What comes to mind when you think of Thanksgiving? Turkey? Stuffing? Gravy and mashed potatoes? While thanksgiving may be a day filled with food for most, that's not the case for all.
According to Statistics Canada's, and the most recent Canadian Community Health Survey, one in eight Canadian households are food insecure. This means that approximately four million Canadians, including 1.15 million children, are living in households that worry about, or lack the financial means to afford healthy, safe, personally acceptable food.
Those who are most likely to experience food insecurity are individuals who receive their income from minimum wages, part-time jobs, employment or social assistance, are First Nation, Metis or Inuit, those with children, the homeless, new immigrants, and individuals with chronic health conditions.
Every two years, the Provincial Health Services Authority works with the Ministry of Health and the five regional health authorities to monitor the cost of a nutritionally adequate diet in B.C, based on the National Nutritious Food Basket (NNFB). The NNFB includes 67 food items that are minimally processed, require preparation, and are considered to be commonly eaten by most Canadians in amounts that provide a nutritionally adequate, balanced diet. Data on the cost of these items is collected from hundreds of grocery stores across B.C. to determine the cost of a nutritionally adequate diet in different areas of the province.
In 2015, the average monthly cost of the NNFB for a family of four in Northern Health was $1,032, the highest in the province. This means that if two adults in a family of four are each working full-time, making minimum wage, over 30 per cent of their income would go towards providing an adequate diet. This would not account for restaurant meals, convenience products and the extra expenses that can be associated with special occasion meals such as Thanksgiving. The NNFB only refers to the basic food items that make-up a nutritionally adequate diet.
Food security is foundational to healthy eating. Individuals living in food insecure households, are at a greater likelihood of having or developing one or more chronic physical and/or mental health conditions and becoming a 'high cost user' of health care services, according to Dietitians of Canada. This means that whether you live in a food insecure household or not, all Canadians pay the price for the health and social issues relating to food insecurity.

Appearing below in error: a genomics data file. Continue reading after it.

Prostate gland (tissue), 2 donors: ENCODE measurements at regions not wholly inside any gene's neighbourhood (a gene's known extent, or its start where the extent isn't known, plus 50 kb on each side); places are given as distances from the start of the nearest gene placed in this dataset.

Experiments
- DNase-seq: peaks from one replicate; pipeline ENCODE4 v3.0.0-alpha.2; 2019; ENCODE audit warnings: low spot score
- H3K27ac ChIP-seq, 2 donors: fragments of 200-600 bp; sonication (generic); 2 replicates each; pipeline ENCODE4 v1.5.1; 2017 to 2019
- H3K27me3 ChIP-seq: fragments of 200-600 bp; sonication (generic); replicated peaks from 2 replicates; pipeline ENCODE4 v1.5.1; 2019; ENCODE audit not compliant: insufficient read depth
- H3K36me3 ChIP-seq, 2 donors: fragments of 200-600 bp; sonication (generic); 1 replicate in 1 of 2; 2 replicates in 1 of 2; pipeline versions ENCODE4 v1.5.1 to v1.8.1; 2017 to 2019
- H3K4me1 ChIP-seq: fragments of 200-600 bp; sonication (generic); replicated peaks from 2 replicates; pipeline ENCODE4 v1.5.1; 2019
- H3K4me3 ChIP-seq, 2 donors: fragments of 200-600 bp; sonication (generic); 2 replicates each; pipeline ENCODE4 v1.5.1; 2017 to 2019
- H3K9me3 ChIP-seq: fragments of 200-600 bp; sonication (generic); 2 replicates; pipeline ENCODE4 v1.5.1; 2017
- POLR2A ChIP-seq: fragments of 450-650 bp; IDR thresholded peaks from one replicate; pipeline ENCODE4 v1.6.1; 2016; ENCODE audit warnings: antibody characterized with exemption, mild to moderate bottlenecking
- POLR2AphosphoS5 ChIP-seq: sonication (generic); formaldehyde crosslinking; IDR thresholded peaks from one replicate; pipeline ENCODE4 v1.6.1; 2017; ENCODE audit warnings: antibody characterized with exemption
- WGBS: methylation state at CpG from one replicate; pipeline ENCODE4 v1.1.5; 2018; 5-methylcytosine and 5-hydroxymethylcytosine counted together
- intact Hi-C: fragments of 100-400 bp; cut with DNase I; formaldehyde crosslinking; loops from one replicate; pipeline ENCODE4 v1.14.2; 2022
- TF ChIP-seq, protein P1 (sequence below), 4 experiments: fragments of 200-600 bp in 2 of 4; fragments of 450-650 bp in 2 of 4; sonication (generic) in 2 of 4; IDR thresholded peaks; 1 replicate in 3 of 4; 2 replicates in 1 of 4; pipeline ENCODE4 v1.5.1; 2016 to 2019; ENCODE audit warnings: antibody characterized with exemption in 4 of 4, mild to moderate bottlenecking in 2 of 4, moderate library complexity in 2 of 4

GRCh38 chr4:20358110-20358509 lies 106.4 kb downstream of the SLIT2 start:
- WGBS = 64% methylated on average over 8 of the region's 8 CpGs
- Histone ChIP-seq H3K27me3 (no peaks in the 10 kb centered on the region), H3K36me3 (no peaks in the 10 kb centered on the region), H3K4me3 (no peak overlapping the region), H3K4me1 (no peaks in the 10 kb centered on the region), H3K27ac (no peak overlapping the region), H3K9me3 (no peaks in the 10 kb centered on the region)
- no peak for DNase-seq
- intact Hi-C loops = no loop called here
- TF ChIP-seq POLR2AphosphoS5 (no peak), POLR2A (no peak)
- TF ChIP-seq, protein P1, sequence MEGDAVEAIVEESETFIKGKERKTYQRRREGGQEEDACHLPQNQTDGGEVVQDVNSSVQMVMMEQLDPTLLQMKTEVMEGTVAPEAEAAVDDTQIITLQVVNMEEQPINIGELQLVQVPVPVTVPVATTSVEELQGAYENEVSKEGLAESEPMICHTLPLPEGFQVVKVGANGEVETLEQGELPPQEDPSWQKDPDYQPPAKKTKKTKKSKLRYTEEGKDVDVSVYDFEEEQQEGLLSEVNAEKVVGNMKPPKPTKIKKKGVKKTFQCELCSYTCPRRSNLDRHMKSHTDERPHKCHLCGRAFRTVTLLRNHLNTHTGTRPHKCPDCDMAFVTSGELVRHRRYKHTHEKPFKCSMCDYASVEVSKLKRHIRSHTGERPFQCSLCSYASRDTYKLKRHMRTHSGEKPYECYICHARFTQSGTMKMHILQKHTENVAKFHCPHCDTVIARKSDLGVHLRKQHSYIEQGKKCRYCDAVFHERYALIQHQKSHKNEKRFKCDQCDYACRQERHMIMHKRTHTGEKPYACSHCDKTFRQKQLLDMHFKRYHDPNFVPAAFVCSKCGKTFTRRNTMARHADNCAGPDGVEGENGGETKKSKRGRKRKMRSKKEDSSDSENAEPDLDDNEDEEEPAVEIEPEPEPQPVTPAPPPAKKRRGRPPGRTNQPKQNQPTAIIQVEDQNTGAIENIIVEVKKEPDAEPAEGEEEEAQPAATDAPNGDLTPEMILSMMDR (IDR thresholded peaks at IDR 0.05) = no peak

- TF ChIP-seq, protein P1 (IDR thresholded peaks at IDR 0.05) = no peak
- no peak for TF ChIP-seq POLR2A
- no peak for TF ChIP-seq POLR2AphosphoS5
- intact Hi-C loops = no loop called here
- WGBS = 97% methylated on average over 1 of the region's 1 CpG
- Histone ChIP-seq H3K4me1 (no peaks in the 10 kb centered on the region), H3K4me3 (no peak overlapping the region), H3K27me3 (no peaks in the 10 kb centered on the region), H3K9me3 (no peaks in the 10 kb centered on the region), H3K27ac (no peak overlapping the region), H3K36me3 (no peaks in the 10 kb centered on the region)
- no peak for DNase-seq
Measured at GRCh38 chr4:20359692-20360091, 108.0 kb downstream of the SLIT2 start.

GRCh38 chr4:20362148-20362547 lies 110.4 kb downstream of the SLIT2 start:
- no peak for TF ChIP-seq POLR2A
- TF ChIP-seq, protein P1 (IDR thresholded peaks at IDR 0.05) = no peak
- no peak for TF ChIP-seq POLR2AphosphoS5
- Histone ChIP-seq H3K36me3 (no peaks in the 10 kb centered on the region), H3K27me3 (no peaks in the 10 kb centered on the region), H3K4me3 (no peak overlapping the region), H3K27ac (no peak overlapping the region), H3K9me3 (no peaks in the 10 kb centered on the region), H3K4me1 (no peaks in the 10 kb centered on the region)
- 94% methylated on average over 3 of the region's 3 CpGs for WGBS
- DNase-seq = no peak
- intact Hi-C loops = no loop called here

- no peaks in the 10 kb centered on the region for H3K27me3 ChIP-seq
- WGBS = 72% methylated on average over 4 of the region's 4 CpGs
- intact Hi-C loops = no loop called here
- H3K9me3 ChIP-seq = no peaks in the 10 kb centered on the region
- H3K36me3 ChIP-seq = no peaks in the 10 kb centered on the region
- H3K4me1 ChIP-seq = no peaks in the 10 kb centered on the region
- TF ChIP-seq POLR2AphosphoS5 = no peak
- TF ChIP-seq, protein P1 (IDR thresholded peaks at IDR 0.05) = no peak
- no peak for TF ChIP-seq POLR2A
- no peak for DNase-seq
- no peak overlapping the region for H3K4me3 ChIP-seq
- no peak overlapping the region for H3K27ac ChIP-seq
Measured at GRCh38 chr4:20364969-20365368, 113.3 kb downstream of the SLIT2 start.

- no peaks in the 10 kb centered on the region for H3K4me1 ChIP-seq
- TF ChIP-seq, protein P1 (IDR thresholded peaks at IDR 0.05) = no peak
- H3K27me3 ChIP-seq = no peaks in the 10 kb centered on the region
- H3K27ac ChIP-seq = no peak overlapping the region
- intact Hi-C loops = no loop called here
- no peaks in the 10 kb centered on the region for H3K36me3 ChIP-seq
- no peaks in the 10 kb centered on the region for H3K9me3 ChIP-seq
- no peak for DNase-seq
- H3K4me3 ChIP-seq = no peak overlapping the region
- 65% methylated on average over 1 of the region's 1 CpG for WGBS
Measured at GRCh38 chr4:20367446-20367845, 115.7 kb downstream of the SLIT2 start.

Food insecurity is also much more than just a food problem, it's complex and requires both short and long-term interventions.
Dietitians across Canada address the issues associated with food insecurity at multiple levels. Whether by providing education to individuals and families on healthy, budget-conscious foods, developing and increasing the awareness of community food skills programs or advocating for policy changes, Dietitians are taking steps to reduce the rates of food insecurity in Canada.
When the provincial government requested consultation on the development and implementation of B.C.'s first poverty reduction strategy, Dietitians of Canada provided a comprehensive report, outlining the need to address food insecurity and the inability of many British Columbians to afford a basic necessity of life. Dietitians see the effect of poverty on the health and well-being of British Columbians and understand that it's difficult to promote healthy, balanced diets when the root causes of food insecurity are not adequately addressed.
Following initial stakeholder consultation, the provincial government plans to bring poverty reduction legislation forward this fall, with a strategy to follow.
For information on food security projects, initiatives, and organizations in British Columbia as well as publications, tools, guides, and news on advancing food security in B.C. visit: www.BCfoodsecuritygateway.ca.
-- Kelsey Leckovic is a registered dietitian for Northern Health working in chronic disease management.